Complaint filed after student loses housing

Joanna Arpie should have been attending her first classes as a print journalism major at Emerson College this week. Instead, she’s enrolled at the University of Connecticut and fighting to hold Emerson accountable for abruptly revoking her on-campus housing last month.

Arpie’s family has submitted a complaint to the Massachusetts Board of Higher Education and sent a letter to Senator Edward Kennedy reprimanding Emerson for informing Joanna via a phone message that her bed had been given away two weeks before freshman orientation began for nonpayment of her bill.

“I know ultimately that I am to blame for not complying with the regulations,” Arpie said. “However, I feel that it was just bad ethics displayed by the school. I was basically thrown out on the street.”

Dr. David Arpie, Joanna’s father, said the Board agreed with the family’s complaint, calling Emerson’s actions “irresponsible,” although it could not confirm its position, citing its confidentiality policy.

The college mailed its response to the board on Sept. 6, according to Christine Hughes, vice president and general counsel of administration and finance. She declined to comment on the response. If the board is satisfied with the college’s response, it will dismiss the complaint. Otherwise, it can refer the case to the Attorney General’s office.

If the Attorney General’s office receives what it considers a valid complaint, it will attempt to arbitrate between the college and the complainant.

Arpie claims the college called her a week before the Aug. 1 housing deposit deadline to remind her to pay. But since her $30,000 loan had been approved and the college had been notified that $15,000 was to be disbursed Sept. 5, Arpie thought her balances were covered.

She says she never received a bill for the balance of $2,500, which cost her a bed in the Doubletree Hotel. She admits she could have checked over her financial records more thoroughly.

The Arpies maintain Joanna lost her bed because Emerson accepted too many freshmen this year.

“Of course I freaked out and immediately called to find out what was going on,” Arpie said. “I was told I no longer had housing; it was literally already given to another student and there would be no way for me to obtain on-campus housing.”

Director of Housing and Residence Life David Haden declined to comment on Arpie’s situation specifically, citing the confidentiality of the matter. He said his office works with Undergraduate Admission to set aside the number of beds needed for freshmen based on anticipated incoming student enrollment numbers.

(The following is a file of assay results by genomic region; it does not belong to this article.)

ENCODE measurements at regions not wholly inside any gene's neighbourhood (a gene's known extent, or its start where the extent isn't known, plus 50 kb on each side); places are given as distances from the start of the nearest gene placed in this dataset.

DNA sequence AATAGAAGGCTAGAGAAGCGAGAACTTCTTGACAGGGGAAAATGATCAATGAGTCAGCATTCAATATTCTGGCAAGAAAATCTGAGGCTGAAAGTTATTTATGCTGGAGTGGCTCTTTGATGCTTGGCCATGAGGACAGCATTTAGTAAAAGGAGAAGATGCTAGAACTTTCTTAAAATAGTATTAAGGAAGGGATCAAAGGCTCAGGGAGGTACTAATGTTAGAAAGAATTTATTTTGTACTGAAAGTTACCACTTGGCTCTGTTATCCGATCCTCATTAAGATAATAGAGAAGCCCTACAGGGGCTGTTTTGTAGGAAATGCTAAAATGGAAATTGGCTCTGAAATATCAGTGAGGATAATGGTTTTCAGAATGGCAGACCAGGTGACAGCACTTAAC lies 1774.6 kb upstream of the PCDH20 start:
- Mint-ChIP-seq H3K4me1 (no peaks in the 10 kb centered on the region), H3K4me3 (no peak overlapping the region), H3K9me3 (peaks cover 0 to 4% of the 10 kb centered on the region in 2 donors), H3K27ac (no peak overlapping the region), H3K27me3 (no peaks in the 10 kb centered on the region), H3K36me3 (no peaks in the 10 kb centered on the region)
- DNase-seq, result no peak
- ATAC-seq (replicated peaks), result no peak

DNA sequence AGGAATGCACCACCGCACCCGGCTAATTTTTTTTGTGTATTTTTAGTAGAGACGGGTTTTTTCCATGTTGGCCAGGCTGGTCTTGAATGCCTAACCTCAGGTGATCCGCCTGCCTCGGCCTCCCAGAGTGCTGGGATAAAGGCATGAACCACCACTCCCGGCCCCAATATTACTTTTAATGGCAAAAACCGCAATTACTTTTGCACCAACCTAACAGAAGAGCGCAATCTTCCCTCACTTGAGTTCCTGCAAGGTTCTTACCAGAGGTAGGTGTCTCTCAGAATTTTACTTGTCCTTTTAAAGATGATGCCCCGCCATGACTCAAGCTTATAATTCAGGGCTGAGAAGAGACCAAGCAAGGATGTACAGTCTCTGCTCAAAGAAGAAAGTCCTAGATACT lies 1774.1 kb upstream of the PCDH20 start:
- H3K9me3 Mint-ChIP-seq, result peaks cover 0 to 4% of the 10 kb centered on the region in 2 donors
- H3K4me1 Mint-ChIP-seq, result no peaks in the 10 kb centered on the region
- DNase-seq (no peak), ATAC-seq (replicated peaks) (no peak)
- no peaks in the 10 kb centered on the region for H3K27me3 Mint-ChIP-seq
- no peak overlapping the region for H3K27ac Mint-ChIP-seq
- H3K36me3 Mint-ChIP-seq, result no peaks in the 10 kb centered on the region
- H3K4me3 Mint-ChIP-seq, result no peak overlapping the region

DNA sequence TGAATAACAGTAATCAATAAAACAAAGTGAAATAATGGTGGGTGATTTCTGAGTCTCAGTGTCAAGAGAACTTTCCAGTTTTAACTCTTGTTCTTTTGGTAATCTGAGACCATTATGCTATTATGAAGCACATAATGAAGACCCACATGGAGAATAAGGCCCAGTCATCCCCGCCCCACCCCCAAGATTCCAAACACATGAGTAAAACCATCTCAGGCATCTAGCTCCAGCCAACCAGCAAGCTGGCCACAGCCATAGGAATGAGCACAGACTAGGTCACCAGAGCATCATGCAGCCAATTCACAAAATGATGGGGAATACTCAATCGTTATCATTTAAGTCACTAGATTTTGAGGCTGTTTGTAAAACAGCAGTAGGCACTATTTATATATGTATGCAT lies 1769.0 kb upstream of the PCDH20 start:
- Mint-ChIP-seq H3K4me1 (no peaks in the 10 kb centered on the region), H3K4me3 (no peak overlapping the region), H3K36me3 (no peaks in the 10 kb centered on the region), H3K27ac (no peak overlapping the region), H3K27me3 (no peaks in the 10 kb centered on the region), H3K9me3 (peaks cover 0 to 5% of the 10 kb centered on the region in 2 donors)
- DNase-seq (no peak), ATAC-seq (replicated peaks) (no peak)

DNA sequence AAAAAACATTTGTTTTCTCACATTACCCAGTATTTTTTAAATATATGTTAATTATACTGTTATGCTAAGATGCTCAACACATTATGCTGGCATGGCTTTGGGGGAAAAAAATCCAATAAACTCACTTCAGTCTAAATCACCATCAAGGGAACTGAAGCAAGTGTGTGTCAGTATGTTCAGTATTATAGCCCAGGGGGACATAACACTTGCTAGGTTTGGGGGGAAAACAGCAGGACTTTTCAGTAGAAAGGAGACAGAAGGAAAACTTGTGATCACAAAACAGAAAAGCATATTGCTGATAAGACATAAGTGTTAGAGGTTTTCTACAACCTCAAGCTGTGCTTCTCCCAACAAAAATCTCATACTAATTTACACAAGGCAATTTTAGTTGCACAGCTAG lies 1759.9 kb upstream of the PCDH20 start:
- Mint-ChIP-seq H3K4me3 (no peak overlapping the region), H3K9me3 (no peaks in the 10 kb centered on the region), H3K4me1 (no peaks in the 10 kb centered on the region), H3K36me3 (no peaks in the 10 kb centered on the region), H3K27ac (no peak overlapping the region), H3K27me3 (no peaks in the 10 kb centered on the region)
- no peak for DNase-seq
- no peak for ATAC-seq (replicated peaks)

This year, however, more than 130 students will be housed in the Doubletree and Coutryard by Marriot Boston Tremont Hotels.

According to the Office of Academic Affairs, there were 727 incoming freshmen last fall and 846 this year.

“We make the commitment to house all incoming first year students who meet deadlines for application, deposit, and account payment,” Haden said in an e-mail to The Beacon.

Arpie said Emerson claims to have sent her an e-mail about the unpaid balance in late July, but she denies receiving the notification. She said she was first made aware of the balance when she received the phone message telling her she’d already lost her housing. She then offered to pay the balance immediately in order to regain her housing but was told it would not change her status.

Dean of Students Ronald Ludman declined to comment on the matter.

Brianna Arpie, Joanna’s sister and a sophomore at Sacred Heart University, said in the report her sister was “disappointed and stressed” when she found out that she would not be able to attend Emerson.

“She is a straight-A student and deserves to go where she wanted to, but now she cannot,” Brianna wrote. “How Emerson College handled this situation was unjust and unfair.”

After losing her room at Emerson, Arpie called UConn, where she had also been accepted, and received housing, a meal plan and her class schedule within days, despite the university’s May 1 housing payment deadline.

Pamela Schipani, director of housing services at UConn, said a larger school would be more likely to have the space to accommodate last-minute incoming students.

Regardless of the result of the report Dr. Arpie said he feels Emerson needs to be held accountable for its mistake.

“The total lack of concern and empathy for Joanna’s situation, from [President Jacqueline Liebergott], who was unavailable to speak with me, to the dean of housing, was staggering,” Dr. Arpie said. “I think the school owes my daughter an apology.”